Earlier this summer, I mentioned that we’ve been tracking the communications of pairs of national nonprofits working in the same space. Where are the strategies in sync? Where do they diverge? What can you learn from it? We are calling it The Showdown, and we will often declare “winners,” but that part is really just for fun.
I’ve asked our new contributing writer, Antionette Kerr, to help me referee some of these Showdowns. Antionette is a nonprofit leader, syndicated journalist and lover of poetry. After a decade of serving as an executive director, her passion for storytelling led her back into the world of nonprofit writing, consulting and publishing. She continues to serve as a board member for multiple statewide nonprofit agencies.
Let the Showdown begin!
PBS and NPR. Those two acronyms that have stood tall with capital “J” journalism for decades. I wanted to check in to see where each of them landed on the Information Superhighway. As a self-proclaimed news geek, I crush on both, but I also know that even the most established media sources have struggled with the transition from programming to digital content.
Pound for pound, both websites have high-quality, heavy-hitting content. From the front line of the presidential race to the recent civil unrest, these media powerhouses provide insightful and carefully crafted stories that could keep a news junkie like me busy for days. With the ever growing challenge of feeding the 24-hours demand for online content, they deserve kudos for making journalism great again!
But does their content have to be so… Masterpiece Theatre?
Well, here is where these nonprofits diverge in their online communications:
NPR’s site leads with the straight-up news. You can access all the brainiac content from its in-depth reports you may have missed during your drive time, or you can catch up on news of the day with its front-and-center features.
But it seems like the rather old-school way of communicating with a savvy digital audience. Perhaps NPR was heading in the right direction, but hasn’t quite made it there. A statement at the bottom of the site claims: “The Two-Way [what they are calling the news section of the website] is the place to come for breaking news, analysis and for stories that are just too interesting – or too entertaining – to pass up. Get in touch with your questions, comments and leads.”
There doesn’t appear to be an actual two-way portal for communication. I couldn’t find a place for a genuine exchange or interaction on its website. Are NPR loyalists supposed to email support staff to get in touch with their innermost feelings? All Things Considered – I couldn’t resist the reference – NPR’s invitation seems empty.
Again, neither of these well-respected nonprofits need to be sensational to impress a newsy audience, yet visiting the PBS website immediately spoke to their desire to engage the digital divide. We’re talking about integrated social media (out front and center on the homepage) promoting live tweets and encouraging enthusiasts to communicate through popular hashtags such as:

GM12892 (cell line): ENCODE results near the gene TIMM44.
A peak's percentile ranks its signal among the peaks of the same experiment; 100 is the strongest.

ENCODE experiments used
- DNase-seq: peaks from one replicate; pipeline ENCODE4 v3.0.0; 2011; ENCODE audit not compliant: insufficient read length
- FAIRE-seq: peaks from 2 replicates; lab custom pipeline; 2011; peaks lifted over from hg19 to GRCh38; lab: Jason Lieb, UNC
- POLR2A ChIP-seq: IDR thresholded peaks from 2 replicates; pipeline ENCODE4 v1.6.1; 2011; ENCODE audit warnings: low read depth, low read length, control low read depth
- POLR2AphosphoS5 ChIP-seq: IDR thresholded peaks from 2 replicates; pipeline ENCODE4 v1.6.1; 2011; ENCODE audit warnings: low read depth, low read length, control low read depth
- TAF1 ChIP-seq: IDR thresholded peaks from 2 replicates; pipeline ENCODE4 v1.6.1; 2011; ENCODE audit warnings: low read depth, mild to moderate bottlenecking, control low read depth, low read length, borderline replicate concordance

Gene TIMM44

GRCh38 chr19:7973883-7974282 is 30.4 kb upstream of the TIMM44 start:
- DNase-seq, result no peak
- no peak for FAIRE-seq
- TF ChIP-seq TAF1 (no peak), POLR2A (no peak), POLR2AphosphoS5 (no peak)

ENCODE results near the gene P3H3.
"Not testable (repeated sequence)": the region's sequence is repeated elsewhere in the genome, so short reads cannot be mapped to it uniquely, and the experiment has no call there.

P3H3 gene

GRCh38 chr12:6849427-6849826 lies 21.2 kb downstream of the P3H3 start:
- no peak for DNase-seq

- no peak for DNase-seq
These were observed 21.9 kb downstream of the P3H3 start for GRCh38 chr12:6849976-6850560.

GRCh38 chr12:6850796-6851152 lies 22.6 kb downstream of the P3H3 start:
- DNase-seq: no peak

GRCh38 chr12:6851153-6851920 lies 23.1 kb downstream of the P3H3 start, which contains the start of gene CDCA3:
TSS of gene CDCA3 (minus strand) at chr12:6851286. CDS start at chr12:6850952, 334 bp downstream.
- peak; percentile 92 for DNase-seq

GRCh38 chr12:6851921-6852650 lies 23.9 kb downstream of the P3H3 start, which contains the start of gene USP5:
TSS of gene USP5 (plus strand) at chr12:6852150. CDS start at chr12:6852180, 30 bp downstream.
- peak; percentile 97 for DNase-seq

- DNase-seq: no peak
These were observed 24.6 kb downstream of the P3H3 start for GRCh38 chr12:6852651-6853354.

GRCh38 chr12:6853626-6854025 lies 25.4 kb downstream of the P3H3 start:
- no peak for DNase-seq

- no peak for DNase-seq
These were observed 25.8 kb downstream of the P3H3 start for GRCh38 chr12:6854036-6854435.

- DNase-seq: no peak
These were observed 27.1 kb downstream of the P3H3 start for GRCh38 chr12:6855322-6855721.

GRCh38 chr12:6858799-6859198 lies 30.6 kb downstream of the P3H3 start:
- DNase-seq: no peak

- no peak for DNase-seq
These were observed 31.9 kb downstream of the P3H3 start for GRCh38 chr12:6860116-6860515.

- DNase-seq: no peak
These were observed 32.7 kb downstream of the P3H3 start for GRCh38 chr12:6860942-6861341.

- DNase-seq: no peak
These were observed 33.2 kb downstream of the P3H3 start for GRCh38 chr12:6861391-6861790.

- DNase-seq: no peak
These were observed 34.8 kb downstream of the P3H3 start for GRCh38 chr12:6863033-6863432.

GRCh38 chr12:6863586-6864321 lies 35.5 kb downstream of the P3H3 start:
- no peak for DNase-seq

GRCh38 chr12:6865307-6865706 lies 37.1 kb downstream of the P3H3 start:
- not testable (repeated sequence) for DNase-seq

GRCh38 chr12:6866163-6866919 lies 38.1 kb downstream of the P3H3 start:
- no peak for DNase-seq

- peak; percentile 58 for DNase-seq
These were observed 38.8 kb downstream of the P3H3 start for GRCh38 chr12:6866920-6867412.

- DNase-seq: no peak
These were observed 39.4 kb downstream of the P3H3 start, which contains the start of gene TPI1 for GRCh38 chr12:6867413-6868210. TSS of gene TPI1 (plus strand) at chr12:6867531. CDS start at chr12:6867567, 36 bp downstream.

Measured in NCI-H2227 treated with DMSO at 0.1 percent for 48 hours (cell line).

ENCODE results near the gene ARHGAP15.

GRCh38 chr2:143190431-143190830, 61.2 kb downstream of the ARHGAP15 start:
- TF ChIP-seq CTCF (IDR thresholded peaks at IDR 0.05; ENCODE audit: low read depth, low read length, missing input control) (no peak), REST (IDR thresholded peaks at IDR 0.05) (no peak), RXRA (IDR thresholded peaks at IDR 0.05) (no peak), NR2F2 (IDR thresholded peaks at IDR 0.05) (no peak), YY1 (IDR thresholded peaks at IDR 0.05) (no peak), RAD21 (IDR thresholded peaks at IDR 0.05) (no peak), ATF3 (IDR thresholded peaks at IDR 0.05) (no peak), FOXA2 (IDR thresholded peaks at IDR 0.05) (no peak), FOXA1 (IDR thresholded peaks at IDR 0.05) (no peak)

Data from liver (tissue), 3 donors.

PBS brands itself as the Channel that Lives (clever word choice considering running jokes about dull programming) and I was pleasantly surprised to see their website breathing life into their digital communications strategy.
The site even features an online film festival that allows viewers access up to 25 free stories and encourages voting for fan favorites. PBS’s festival is the type of interaction that gave me, as an audience member, a sense of power (because I do love a good voting contest).
Results from the contest can also influence future editorial content. Think about it… If PBS fans send a flood of votes for “Teachers,” a film dedicated to a high school teacher who goes above and beyond the call of duty to keep a student from dropping out, that feedback could result in a popular PBS original series and blogging.
Their website also promotes LearningMedia, a free digital media content portal for teachers that is designed to help bring the classroom to life. The portal includes customizable features that help generate productivity tools for teachers, build puzzles, quizzes and storyboard tools that make learning interactive and personal.
Overall, it is impressive that PBS’s website does more than regurgitate television programs and news articles. The folks at PBS seem more interested in using digital communications to build community and engage the audience.
So today’s Showdown winner is…
While both websites provide quality journalistic content, PBS lives up to the promise of being the Channel That Lives. In a number of ways their audience can join in on a dynamic digital conversation.
Here are a few takeaways from this showdown:
- Re-purpose content, but don’t regurgitate. The digital audience is looking for something a little more dynamic and interactive.
- Something as simple as language can help overcome image misperceptions. PBS goes from dull to being a Channel that Lives. Check out the Nonprofit Marketing Guide free e-book: 25 Metaphors Nonprofits Can Use to Get Their Messages Across – and the Decrepit Dozen to Avoid for tips on how to use metaphors and make the technical message more touchy.
- Build buy-in by creating opportunities for audience feedback and community engagement within your website (because who doesn’t love a contest?).
- Create opportunities for shared customer experiences. Your version doesn’t have to be as sophisticated as PBS LearningMedia, perhaps a simple Libris Photoshelter collection of shared albums is a great path to creating a sense of community. Global Alliance for Clean Cookstoves shares a great example for building a shared digital storytelling audience.
Kudos to PBS for winning this #npcomm Showdown! Now, if they could only find a way to make the painting experience with Bob Ross digitally interactive…